[Python-Dev] Why can't I encode/decode base64 without importing a module?
R. David Murray
rdmurray at bitdance.com
Tue Apr 23 20:05:20 CEST 2013
On Wed, 24 Apr 2013 01:49:39 +0900, "Stephen J. Turnbull" <stephen at xemacs.org> wrote:
> R. David Murray writes:
> > On Tue, 23 Apr 2013 22:29:33 +0900, "Stephen J. Turnbull" <stephen at xemacs.org> wrote:
> > > R. David Murray writes:
> > >
> > > > You transform *into* the encoding, and untransform *out* of the
> > > > encoding. Do you have an example where that would be ambiguous?
> > >
> > > In the bytes-to-bytes case, any pair of character encodings (eg, UTF-8
> > > and ISO-8859-15) would do. Or how about in text, ReST to HTML?
> > If I write:
> > bytestring.transform('ISO-8859-15')
> > that would indeed be ambiguous, but only because I haven't named the
> > source encoding of the bytestring. So the above is obviously
> > nonsense, and the easiest "fix" is to have the things that are currently
> > bytes-to-text or text-to-bytes character set transformations *only*
> > work with encode/decode, and not transform/untransform.
> I think you're completely missing my point here. The problem is that
> in the cases I mention, what is encoded data and what is decoded data
> can only be decided by asking the user.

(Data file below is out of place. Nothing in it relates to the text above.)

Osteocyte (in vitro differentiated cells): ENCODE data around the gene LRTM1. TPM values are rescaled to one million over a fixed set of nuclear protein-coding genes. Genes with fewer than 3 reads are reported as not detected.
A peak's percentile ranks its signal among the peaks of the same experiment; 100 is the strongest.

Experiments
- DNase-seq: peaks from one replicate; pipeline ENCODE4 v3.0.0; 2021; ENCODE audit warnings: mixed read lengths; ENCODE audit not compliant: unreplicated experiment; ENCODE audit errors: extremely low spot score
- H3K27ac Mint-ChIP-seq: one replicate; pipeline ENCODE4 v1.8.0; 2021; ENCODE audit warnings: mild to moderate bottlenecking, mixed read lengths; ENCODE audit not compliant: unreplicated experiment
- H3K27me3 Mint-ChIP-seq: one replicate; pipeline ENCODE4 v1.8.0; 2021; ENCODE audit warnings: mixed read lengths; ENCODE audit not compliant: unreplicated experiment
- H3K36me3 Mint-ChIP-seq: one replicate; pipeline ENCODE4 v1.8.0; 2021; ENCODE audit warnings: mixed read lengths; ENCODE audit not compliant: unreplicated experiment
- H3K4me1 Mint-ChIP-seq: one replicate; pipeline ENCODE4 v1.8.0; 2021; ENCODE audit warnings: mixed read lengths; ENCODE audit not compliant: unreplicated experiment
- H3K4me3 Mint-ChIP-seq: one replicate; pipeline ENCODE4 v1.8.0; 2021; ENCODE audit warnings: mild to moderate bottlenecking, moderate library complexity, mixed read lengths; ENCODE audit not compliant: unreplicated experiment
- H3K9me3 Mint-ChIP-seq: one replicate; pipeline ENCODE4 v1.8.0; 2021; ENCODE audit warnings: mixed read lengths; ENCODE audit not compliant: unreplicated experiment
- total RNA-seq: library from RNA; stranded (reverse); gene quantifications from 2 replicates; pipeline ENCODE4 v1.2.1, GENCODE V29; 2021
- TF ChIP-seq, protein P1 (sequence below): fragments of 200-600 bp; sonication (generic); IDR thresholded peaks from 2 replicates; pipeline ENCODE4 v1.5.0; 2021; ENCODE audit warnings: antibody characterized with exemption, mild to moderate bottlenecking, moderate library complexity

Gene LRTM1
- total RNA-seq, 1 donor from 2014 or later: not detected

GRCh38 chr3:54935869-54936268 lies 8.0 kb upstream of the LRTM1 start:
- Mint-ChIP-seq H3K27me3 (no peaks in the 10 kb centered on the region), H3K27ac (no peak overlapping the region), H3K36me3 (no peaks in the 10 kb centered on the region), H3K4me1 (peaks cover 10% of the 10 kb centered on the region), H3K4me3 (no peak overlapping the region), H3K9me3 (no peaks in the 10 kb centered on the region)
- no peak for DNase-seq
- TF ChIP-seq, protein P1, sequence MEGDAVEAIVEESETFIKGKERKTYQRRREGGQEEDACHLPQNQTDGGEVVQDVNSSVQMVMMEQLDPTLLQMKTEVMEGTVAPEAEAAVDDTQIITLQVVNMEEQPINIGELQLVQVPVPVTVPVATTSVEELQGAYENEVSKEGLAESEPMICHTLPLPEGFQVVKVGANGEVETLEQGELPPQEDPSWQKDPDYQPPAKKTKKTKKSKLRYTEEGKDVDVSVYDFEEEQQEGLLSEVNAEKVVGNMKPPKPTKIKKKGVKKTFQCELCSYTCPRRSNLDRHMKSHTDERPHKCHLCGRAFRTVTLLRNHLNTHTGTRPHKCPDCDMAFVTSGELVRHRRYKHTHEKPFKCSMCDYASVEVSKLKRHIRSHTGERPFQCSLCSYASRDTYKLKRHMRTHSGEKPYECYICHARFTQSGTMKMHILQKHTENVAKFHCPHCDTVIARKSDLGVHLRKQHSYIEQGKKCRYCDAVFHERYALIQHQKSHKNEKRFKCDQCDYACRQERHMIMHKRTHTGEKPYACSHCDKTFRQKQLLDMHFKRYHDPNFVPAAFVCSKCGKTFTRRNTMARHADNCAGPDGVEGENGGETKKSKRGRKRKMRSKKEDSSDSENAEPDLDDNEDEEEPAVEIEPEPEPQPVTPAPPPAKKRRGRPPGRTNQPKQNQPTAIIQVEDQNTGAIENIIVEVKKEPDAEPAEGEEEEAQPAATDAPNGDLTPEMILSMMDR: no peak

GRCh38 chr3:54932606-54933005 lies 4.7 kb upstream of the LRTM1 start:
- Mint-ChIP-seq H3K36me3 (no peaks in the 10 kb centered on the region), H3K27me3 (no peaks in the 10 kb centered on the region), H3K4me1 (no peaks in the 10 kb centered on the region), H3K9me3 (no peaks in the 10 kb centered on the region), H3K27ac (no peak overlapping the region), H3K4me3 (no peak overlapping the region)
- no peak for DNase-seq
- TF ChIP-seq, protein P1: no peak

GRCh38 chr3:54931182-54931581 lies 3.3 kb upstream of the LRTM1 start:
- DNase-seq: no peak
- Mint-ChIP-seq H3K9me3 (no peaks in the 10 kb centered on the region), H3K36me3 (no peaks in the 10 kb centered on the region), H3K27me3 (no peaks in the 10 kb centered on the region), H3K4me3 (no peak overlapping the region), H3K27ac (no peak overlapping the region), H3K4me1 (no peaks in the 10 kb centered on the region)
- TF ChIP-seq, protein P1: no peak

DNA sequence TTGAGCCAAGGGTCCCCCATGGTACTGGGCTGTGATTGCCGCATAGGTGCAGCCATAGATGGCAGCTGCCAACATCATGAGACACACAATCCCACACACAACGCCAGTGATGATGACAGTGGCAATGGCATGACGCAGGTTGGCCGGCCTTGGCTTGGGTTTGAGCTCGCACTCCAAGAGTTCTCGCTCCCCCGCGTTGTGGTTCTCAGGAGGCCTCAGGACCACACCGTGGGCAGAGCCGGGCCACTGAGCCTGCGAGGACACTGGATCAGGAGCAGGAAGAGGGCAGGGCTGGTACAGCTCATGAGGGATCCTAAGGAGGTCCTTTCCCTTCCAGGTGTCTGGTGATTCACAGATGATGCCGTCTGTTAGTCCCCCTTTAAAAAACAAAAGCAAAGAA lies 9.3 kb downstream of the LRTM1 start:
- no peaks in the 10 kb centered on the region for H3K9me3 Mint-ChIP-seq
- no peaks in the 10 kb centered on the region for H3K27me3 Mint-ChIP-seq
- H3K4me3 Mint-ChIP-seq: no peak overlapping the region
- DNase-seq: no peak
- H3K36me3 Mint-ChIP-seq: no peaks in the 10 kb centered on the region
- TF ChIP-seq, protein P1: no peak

I think I understood that. I don't understand why that's a problem.
(But see below.)
> > Given this, the possible valid transformations would be:
> > bytestring.transform('base64')
> > bytesstring.untransform('base64')
> > string.untransform('base64')
> Which is an obnoxious API, since (1) you've now made it impossible to
> use "transform" for
> bytestring.transform(from='utf-8', to='iso-8859-1')
> bytestring.transform(from='ulaw', to='mp3')
> textstring.transform(from='rest', to='html')
> without confusion, and (2) the whole world is going to wonder why you
> don't use .encode and .decode instead of .transform and .untransform.
I've been trying to explain what I thought the transform/untransform
proposal was: a minimalist extension of the encode/decode semantic
(under a different name) so that functionality that was lost from
Python2 encode/decode could be restored to Python3 in a reasonably
understandable way. This would be a *limited* convenience function,
just as encode/decode are limited convenience functions with respect to
the full power of the codecs module.
I myself don't have any real investment in the proposal, or I would
have long since tried to push the tracker issue forward.
People (at least you and Nick, and maybe Guido) seem to be more interested
in a more general/powerful mechanism. I'm fine with that :)
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